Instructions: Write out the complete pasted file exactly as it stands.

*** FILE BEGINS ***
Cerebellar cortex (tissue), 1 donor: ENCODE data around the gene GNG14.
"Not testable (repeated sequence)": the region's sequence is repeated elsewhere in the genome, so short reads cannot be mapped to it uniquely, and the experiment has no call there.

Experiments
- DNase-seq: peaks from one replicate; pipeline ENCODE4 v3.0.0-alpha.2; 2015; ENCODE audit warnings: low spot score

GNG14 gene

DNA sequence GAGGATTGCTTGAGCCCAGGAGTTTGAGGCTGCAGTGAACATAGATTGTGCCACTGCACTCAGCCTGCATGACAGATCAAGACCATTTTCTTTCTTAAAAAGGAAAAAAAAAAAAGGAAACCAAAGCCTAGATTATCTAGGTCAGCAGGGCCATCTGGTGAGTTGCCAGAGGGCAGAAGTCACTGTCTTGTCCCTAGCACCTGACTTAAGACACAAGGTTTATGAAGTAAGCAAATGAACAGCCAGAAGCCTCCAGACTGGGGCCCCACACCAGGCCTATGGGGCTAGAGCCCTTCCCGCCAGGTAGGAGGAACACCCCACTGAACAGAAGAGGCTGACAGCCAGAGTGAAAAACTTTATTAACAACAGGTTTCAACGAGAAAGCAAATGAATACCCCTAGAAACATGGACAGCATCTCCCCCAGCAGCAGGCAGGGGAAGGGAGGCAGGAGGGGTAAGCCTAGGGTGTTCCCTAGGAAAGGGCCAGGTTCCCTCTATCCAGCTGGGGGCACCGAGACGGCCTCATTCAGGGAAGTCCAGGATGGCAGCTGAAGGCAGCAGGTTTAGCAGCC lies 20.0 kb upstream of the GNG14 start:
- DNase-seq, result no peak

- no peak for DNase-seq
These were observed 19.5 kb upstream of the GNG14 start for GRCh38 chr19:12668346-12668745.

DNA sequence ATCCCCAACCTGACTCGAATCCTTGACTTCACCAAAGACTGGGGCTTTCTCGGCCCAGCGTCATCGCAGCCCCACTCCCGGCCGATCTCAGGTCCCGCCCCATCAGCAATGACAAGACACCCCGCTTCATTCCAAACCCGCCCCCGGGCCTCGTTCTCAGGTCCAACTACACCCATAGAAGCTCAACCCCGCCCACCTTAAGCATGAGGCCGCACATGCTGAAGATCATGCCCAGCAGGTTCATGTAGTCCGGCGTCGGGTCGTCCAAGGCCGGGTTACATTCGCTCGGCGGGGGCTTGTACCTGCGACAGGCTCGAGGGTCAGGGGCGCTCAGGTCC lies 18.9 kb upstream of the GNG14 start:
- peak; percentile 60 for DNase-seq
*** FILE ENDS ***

Cerebellar cortex (tissue), 1 donor: ENCODE data around the gene GNG14.
"Not testable (repeated sequence)": the region's sequence is repeated elsewhere in the genome, so short reads cannot be mapped to it uniquely, and the experiment has no call there.

Experiments
- DNase-seq: peaks from one replicate; pipeline ENCODE4 v3.0.0-alpha.2; 2015; ENCODE audit warnings: low spot score

GNG14 gene

DNA sequence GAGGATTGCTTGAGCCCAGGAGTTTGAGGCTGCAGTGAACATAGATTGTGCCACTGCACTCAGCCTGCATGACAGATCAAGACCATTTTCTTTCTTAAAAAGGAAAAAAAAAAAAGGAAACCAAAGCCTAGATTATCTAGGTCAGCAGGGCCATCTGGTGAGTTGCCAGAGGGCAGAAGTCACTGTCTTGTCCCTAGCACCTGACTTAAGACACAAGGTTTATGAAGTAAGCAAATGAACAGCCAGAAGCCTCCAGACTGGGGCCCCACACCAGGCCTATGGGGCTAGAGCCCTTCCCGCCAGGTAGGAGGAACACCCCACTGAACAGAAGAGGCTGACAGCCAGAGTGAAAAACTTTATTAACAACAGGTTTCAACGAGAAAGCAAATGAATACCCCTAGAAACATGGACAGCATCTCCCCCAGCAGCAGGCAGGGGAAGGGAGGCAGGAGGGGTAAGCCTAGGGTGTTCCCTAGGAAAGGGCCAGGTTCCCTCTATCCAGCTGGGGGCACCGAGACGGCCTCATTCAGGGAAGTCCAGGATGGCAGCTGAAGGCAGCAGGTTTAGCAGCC lies 20.0 kb upstream of the GNG14 start:
- DNase-seq, result no peak

- no peak for DNase-seq
These were observed 19.5 kb upstream of the GNG14 start for GRCh38 chr19:12668346-12668745.

DNA sequence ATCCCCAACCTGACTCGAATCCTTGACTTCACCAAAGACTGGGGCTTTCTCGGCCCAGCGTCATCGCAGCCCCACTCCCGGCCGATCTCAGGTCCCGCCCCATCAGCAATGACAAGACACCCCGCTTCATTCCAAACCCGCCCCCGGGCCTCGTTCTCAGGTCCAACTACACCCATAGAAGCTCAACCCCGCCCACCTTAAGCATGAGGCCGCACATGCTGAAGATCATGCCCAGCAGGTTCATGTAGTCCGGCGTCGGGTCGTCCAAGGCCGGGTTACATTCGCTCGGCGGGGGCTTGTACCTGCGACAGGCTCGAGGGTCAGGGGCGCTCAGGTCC lies 18.9 kb upstream of the GNG14 start:
- peak; percentile 60 for DNase-seq